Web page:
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Value analysis of digital breast tomosynthesis for breast cancer screening in a commercially-insured US population

Authors Bonafede MM, Kalra VB, Miller JD, Fajardo LL

Received 21 October 2014

Accepted for publication 13 November 2014

Published 12 January 2015 Volume 2015:7 Pages 53—63

DOI https://doi.org/10.2147/CEOR.S76167

Checked for plagiarism Yes

Review by Single-blind

Peer reviewer comments 3

Editor who approved publication: Dr Giorgio Colombo

Machaon M Bonafede,1 Vivek B Kalra,2 Jeffrey D Miller,1 Laurie L Fajardo3

1Truven Health Analytics, Cambridge, MA, 2Yale University School of Medicine, New Haven, CT, 3Department of Radiology, University of Iowa College of Medicine, Iowa City, IA, USA

Purpose: The objective of this study was to conduct a value analysis of digital breast tomosynthesis (DBT) for breast cancer screening among women enrolled in US commercial health insurance plans to assess the potential budget impact associated with the clinical benefits of DBT.
Methods: An economic model was developed to estimate the system-wide financial impact of DBT as a breast cancer screening modality within a hypothetical US managed care plan with one million members. Two scenarios were considered for women in the health plan who undergo annual screening mammography, ie, full field digital mammography (FFDM) and combined FFDM + DBT. The model focused on two main drivers of DBT value, ie, the capacity for DBT to reduce the number of women recalled for additional follow-up imaging and diagnostic services and the capacity of DBT to facilitate earlier diagnosis of cancer at less invasive stages where treatment costs are lower. Model inputs were derived from published sources and from analyses of the Truven Health MarketScan® Research Databases (2010–2012). Comparative clinical and economic outcomes were simulated for one year following screening and compared on an incremental basis.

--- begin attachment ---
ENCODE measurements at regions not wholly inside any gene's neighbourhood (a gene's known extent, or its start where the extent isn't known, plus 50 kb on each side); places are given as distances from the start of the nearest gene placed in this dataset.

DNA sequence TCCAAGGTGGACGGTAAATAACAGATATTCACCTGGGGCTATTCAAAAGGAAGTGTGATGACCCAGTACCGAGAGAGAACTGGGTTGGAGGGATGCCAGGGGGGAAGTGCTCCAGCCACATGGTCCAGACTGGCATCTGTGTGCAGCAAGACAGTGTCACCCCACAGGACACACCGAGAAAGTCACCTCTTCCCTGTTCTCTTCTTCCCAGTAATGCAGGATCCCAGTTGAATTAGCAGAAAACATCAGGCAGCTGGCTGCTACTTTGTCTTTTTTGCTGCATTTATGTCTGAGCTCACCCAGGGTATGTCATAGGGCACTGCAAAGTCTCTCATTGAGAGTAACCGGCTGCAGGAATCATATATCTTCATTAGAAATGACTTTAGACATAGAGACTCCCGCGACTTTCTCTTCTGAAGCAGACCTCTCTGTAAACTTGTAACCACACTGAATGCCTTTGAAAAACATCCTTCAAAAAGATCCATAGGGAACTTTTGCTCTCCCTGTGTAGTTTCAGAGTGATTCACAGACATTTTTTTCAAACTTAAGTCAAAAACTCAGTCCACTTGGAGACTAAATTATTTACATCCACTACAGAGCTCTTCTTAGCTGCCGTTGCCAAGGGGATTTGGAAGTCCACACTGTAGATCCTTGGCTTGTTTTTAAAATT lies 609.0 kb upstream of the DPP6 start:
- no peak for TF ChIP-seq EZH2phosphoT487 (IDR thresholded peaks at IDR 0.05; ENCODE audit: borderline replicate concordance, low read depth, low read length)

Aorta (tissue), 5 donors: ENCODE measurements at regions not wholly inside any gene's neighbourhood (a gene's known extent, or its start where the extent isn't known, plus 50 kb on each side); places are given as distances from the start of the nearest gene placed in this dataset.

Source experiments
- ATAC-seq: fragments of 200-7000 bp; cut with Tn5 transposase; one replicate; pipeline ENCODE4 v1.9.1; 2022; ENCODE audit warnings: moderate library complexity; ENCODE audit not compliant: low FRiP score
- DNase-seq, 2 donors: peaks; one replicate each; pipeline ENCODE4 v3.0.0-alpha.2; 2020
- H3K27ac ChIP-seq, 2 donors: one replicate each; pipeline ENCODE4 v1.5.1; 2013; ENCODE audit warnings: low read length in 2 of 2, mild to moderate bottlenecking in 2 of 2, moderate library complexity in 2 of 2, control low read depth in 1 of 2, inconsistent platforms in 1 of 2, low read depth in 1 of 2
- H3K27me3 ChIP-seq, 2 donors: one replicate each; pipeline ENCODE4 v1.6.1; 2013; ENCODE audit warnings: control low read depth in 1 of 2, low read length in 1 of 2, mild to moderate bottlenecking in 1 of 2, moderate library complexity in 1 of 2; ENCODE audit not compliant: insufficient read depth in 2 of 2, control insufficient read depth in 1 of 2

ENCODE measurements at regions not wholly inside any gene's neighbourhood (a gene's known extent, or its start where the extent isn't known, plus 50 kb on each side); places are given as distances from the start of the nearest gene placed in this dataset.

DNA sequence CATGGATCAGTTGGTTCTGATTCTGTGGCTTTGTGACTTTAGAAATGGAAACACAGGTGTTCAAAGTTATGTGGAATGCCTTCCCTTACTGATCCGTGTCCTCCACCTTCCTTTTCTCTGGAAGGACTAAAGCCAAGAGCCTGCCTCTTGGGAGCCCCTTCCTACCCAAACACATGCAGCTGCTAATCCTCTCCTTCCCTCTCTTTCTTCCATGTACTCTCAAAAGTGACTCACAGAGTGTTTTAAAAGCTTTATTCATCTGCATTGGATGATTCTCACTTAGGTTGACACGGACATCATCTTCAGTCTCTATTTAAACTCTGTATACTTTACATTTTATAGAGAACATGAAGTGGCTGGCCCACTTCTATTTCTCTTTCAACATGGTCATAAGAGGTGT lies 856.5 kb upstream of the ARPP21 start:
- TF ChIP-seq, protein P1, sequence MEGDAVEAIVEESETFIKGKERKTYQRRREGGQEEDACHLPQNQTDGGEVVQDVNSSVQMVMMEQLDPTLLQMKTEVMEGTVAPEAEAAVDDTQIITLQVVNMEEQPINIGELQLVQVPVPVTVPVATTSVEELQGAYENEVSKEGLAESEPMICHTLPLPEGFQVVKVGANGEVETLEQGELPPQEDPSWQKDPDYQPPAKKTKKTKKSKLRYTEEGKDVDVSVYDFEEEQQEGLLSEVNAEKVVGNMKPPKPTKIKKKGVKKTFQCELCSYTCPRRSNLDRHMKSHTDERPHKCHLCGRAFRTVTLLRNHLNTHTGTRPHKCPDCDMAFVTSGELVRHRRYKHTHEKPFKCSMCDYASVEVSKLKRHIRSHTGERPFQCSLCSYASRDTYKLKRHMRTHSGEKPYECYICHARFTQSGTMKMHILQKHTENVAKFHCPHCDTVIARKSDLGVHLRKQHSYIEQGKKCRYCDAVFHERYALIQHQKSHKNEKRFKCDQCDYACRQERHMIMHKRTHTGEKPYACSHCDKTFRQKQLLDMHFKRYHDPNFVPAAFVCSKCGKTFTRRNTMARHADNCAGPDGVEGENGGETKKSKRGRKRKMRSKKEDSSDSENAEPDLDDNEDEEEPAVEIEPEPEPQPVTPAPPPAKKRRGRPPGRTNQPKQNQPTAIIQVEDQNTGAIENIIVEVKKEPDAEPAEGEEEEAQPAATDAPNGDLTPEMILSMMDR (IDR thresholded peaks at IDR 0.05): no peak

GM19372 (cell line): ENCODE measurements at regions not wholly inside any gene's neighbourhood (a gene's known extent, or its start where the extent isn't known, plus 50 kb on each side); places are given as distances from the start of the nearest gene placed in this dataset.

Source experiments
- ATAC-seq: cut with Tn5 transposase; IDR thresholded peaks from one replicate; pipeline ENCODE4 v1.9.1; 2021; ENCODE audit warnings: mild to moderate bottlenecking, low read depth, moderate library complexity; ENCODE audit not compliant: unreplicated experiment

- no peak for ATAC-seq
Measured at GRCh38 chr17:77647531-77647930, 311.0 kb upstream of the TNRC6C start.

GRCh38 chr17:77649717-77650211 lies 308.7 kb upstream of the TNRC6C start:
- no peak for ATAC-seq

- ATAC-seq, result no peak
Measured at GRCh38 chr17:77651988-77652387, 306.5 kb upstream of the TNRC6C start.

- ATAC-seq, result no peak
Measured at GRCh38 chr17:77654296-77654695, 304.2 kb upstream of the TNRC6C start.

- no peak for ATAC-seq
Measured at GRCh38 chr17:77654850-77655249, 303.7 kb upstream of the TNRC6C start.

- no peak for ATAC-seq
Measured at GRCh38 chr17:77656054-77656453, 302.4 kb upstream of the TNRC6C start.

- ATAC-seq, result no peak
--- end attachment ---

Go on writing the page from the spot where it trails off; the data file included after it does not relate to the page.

Results: Base-case analysis results show that 4,523 women in the hypothetical million member health plan who are screened using DBT avoid the use of follow-up services. The overall benefit of DBT was calculated at $78.53 per woman screened. Adjusting for a hypothetical $50 incremental cost of the DBT examination, this translates to $28.53 savings per woman screened, or $0.20 savings per member per month across the plan population and an overall cost savings to the plan of $2.4 million per year.
Conclusion: The results of this study demonstrate clinical and economic favorability of DBT for breast cancer screening among commercially-insured US women. Wider adoption of DBT mammography presents an opportunity to deliver value-based care in the US health care system.

Keywords: breast cancer screening, mammography, digital breast tomosynthesis, cost analysis, value analysis, economic model

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